Tracing Cancer Drug Response with Single-Cell RNA-Seq

Single-Cell RNA-Seq

January 19 2022

The Heterogeneity of Tumors

One of the greatest challenges for anticancer therapies is the heterogeneity within cancerous tumors. Within a single tumor, there are often multiple subpopulations of cells with different genetic mutations, transcriptional programs and microenvironments that alter the tumor’s response to treatments.

To better characterize the cumulative effects of differing transcriptional programs between cells in the same tumor, researchers from Genentech developed a new single-cell RNA sequencing (scRNA-seq)-based platform called TraCe-seq.

What is TraCe-Seq?

Published in Nature Biotechnology in September 2021, TraCe-seq (short for tracking differential clonal response by scRNA-seq) is able to identify the origin, fate, and transcriptional programs of distinct cell populations in response to different treatments.

This technique uses clonal fitness mapping, or the measurement of the survival of different populations of ‘clones’ or identical cells, combined with an expressed ‘barcode’ for identification of different clonal populations.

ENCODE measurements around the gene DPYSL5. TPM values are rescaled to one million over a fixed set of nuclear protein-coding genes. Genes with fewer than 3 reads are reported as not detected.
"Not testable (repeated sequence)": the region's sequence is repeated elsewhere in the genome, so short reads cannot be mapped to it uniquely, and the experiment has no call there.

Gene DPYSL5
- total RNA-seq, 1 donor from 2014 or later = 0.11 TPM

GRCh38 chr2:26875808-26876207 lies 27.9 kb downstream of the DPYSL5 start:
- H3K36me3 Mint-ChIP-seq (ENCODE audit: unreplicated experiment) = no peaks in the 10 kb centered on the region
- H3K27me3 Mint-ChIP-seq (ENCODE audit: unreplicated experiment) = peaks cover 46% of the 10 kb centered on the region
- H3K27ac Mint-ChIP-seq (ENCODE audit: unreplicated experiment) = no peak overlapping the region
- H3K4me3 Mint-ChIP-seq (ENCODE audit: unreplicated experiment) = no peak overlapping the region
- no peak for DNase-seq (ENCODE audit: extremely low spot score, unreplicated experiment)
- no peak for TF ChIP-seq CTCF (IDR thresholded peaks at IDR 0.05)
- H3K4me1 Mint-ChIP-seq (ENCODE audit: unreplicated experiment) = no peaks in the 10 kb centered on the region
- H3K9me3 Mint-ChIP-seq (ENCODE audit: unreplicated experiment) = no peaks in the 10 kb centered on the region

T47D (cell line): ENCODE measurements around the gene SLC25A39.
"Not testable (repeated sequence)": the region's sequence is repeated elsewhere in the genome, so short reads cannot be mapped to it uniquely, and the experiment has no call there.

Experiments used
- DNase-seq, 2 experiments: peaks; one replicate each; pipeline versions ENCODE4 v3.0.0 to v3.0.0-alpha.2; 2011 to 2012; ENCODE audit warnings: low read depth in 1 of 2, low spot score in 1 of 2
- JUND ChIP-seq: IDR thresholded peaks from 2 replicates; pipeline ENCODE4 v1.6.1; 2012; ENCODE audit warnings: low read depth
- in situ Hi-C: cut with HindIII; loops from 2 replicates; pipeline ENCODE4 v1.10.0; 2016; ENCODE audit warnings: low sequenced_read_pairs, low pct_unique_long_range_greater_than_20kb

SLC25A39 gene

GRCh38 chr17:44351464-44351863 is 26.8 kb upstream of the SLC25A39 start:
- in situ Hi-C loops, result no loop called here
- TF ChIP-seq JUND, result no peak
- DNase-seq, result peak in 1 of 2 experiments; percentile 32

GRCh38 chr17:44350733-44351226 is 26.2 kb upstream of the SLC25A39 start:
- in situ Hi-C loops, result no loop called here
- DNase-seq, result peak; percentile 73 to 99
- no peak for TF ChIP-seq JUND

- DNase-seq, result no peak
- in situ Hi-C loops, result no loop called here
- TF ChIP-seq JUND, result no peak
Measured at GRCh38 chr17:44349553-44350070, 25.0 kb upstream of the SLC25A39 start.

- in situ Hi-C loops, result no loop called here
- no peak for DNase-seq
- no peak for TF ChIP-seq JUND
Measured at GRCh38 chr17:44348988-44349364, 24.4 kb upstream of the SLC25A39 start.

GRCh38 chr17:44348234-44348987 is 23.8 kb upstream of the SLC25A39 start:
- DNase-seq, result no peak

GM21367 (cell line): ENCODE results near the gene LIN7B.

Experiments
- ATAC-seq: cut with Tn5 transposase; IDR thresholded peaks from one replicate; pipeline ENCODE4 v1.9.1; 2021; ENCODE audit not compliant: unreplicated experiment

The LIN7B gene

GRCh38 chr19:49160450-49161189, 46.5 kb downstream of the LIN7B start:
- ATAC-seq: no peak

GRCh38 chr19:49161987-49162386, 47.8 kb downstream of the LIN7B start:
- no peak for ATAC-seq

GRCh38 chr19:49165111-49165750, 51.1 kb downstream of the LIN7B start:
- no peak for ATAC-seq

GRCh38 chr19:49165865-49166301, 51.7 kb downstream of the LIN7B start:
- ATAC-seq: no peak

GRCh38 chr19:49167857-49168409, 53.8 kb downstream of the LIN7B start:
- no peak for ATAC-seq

The resulting workflow and data analysis allows for single-cell resolution measurements of gene expression in response to different treatments, which can illustrate the distinct transcriptional features of a heterogenous tumor and how those features affect drug response or resistance.

Applying TraCe-Seq to Cancer Research

The authors applied TraCe-seq to compare the efficacy and mechanisms of action of new EGFR inhibitor-degraders to EGFR kinase inhibitors in lung cancer cells with mutant EGFR. They found that EGFR degradation was less effective at inhibiting growth than the traditional EGFR kinase inhibitors, and that an endoplasmic reticulum (ER) protein processing pathway is upregulated and essential to effective anti-EGFR therapy.

The Future of scRNA-seq Analysis

These results highlight the utility of a technique like TraCe-seq, where the high resolution of scRNA-seq can be leveraged to uncover new aspects of transcriptional biology. Continuous innovation in the development of sequence analysis pipelines will lead to more research breakthroughs, and in the case of cancer research, far more effective treatments.

Jane Cook, Journalist & Content Writer, Bridge Informatics

Jane is a Content Writer at Bridge Informatics, a professional services firm that helps biotech customers implement advanced techniques in management and analysis of genomic data. Bridge Informatics focuses on data mining, machine learning, and various bioinformatic techniques to discover biomarkers and companion diagnostics. If you’re interested in reaching out, please email or


Recent Posts